Aviva, a British multinational insurance company, have collaborated with Investec Asset Management and the World Wildlife Fund (WWF), on a report to understand the threats World Heritage sites face. Together, they uncovered evidence of a new threat – extractive mining. They have launched an investor engagement project calling for a ‘no go’ commitment to preserve the sites.
In October 2015, WWF reported that 31% of natural World Heritage sites are subject to extractive mining, despite protection from the UNESCO World Heritage Convention. Furthermore, in Africa these figures have reached alarming levels – 61% of World Heritage sites there are at risk. Should these numbers continue to rise the global economy will not be able to avoid the repercussions as 91% of sites provide employment and 84% contribute to education.
The assessment conducted by Aviva and its partners – “Safeguarding Outstanding National Value”, highlights to investors the risk of getting involved with extractive companies working near the sites, as not only will involvement in such cause irreparable damage to the environment, but it will also leave some of the rarest animals on Earth, such as mountain gorillas, African elephants and snow leopards, without homes.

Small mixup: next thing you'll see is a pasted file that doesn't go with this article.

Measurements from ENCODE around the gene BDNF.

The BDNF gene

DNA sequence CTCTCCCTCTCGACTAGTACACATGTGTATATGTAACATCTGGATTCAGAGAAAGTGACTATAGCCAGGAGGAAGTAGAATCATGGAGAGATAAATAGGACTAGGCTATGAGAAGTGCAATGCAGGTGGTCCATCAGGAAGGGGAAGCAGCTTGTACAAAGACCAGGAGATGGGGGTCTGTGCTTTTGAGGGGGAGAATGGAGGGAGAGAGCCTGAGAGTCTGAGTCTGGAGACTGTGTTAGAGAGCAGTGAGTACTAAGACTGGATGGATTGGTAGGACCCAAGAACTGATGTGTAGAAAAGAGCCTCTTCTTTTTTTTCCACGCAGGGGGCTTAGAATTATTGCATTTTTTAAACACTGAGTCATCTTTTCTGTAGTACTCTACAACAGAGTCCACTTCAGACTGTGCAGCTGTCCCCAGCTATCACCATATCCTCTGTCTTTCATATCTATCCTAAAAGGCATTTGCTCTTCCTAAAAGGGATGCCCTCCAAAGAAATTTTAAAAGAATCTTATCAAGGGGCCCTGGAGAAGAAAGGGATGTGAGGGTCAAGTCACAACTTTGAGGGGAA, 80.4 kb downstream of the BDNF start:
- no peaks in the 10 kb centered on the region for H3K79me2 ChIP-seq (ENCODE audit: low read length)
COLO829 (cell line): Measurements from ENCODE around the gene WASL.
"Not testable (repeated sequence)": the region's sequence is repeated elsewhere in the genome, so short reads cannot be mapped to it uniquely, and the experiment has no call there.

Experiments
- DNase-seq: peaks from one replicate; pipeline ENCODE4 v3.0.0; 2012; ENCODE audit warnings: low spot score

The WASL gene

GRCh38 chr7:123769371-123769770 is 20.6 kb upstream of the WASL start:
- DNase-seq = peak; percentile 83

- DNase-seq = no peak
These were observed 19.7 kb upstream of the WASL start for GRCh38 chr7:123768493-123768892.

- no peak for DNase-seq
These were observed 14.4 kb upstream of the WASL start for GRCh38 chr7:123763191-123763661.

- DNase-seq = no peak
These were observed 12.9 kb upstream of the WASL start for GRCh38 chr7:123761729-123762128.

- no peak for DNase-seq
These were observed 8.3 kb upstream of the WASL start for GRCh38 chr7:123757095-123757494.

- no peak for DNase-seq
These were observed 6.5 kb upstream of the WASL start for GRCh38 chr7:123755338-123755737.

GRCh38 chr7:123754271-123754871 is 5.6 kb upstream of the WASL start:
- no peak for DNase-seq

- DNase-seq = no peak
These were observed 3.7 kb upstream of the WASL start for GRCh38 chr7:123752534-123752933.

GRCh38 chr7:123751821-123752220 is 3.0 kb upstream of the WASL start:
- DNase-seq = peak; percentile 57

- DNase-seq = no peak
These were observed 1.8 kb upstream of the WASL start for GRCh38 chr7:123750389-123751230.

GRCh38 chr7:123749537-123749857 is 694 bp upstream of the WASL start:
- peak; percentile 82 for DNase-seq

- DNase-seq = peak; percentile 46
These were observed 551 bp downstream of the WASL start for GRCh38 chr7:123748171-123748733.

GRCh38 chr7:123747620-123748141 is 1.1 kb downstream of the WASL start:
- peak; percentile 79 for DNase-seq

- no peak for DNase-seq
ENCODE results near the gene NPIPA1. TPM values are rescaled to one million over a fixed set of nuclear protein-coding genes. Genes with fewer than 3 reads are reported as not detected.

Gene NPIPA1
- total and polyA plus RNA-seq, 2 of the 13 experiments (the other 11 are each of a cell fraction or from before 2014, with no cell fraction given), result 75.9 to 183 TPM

Creating an Impact
The aim of the assessment is to ensure investors are aware of whether those they are investing in have concessions or operate within the natural sites and to, most importantly, encourage them to engage directly with the extractive companies to encourage them to change their plans and to consider divestment if progress is not made. Thus, creating a wider adoption of ‘no go’ and ‘no impact’ commitments for natural sites.
This story shows how Aviva supports Goal 11: Sustainable Cities and Communities, specifically Target 11.4: “Strengthen efforts to protect and safeguard the world’s cultural and natural heritage.”
Aviva is the UK’s largest insurer. They provide around 31 million customers worldwide with insurance, savings and investment products.